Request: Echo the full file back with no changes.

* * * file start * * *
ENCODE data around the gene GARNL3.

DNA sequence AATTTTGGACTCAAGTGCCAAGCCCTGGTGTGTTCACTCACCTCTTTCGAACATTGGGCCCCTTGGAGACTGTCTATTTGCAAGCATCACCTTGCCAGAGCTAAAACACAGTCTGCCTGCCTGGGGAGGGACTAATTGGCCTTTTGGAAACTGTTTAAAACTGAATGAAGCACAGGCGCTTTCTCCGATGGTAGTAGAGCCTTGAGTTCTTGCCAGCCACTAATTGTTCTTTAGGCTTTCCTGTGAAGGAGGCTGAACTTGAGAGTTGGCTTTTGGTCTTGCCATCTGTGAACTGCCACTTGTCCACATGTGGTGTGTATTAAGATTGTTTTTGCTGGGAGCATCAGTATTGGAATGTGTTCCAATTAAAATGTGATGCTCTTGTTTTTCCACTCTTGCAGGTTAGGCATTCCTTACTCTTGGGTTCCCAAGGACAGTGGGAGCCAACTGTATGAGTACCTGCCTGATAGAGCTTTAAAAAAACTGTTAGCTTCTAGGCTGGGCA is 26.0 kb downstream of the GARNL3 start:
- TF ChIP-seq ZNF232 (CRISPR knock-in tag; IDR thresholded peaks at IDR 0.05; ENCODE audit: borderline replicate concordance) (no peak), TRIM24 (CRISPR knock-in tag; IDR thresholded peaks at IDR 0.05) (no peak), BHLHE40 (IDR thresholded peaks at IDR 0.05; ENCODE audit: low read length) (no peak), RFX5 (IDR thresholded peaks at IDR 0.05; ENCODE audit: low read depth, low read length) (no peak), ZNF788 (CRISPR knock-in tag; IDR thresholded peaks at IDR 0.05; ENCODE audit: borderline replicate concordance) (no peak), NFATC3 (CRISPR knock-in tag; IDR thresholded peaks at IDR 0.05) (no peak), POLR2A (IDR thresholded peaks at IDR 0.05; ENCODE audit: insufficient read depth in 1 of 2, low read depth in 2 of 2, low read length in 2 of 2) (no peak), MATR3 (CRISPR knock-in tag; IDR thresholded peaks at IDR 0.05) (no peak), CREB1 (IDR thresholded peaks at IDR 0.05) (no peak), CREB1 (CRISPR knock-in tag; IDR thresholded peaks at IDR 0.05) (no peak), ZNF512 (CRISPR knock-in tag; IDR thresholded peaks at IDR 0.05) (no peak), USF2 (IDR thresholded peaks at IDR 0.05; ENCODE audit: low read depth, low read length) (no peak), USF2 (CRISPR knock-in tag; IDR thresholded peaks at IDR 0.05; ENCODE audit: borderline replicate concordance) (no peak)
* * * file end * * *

ENCODE data around the gene GARNL3.

DNA sequence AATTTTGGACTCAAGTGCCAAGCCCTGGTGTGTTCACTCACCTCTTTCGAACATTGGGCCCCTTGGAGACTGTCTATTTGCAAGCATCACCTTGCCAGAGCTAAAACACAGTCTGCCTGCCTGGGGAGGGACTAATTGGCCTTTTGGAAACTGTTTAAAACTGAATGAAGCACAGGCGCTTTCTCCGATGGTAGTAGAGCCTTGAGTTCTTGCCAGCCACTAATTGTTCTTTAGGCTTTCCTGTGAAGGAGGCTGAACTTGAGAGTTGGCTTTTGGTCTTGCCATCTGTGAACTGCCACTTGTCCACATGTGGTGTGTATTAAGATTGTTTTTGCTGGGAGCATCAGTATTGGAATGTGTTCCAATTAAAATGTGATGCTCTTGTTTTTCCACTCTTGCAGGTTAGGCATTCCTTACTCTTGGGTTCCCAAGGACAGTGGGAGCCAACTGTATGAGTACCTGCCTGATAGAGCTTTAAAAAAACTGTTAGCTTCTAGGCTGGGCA is 26.0 kb downstream of the GARNL3 start:
- TF ChIP-seq ZNF232 (CRISPR knock-in tag; IDR thresholded peaks at IDR 0.05; ENCODE audit: borderline replicate concordance) (no peak), TRIM24 (CRISPR knock-in tag; IDR thresholded peaks at IDR 0.05) (no peak), BHLHE40 (IDR thresholded peaks at IDR 0.05; ENCODE audit: low read length) (no peak), RFX5 (IDR thresholded peaks at IDR 0.05; ENCODE audit: low read depth, low read length) (no peak), ZNF788 (CRISPR knock-in tag; IDR thresholded peaks at IDR 0.05; ENCODE audit: borderline replicate concordance) (no peak), NFATC3 (CRISPR knock-in tag; IDR thresholded peaks at IDR 0.05) (no peak), POLR2A (IDR thresholded peaks at IDR 0.05; ENCODE audit: insufficient read depth in 1 of 2, low read depth in 2 of 2, low read length in 2 of 2) (no peak), MATR3 (CRISPR knock-in tag; IDR thresholded peaks at IDR 0.05) (no peak), CREB1 (IDR thresholded peaks at IDR 0.05) (no peak), CREB1 (CRISPR knock-in tag; IDR thresholded peaks at IDR 0.05) (no peak), ZNF512 (CRISPR knock-in tag; IDR thresholded peaks at IDR 0.05) (no peak), USF2 (IDR thresholded peaks at IDR 0.05; ENCODE audit: low read depth, low read length) (no peak), USF2 (CRISPR knock-in tag; IDR thresholded peaks at IDR 0.05; ENCODE audit: borderline replicate concordance) (no peak)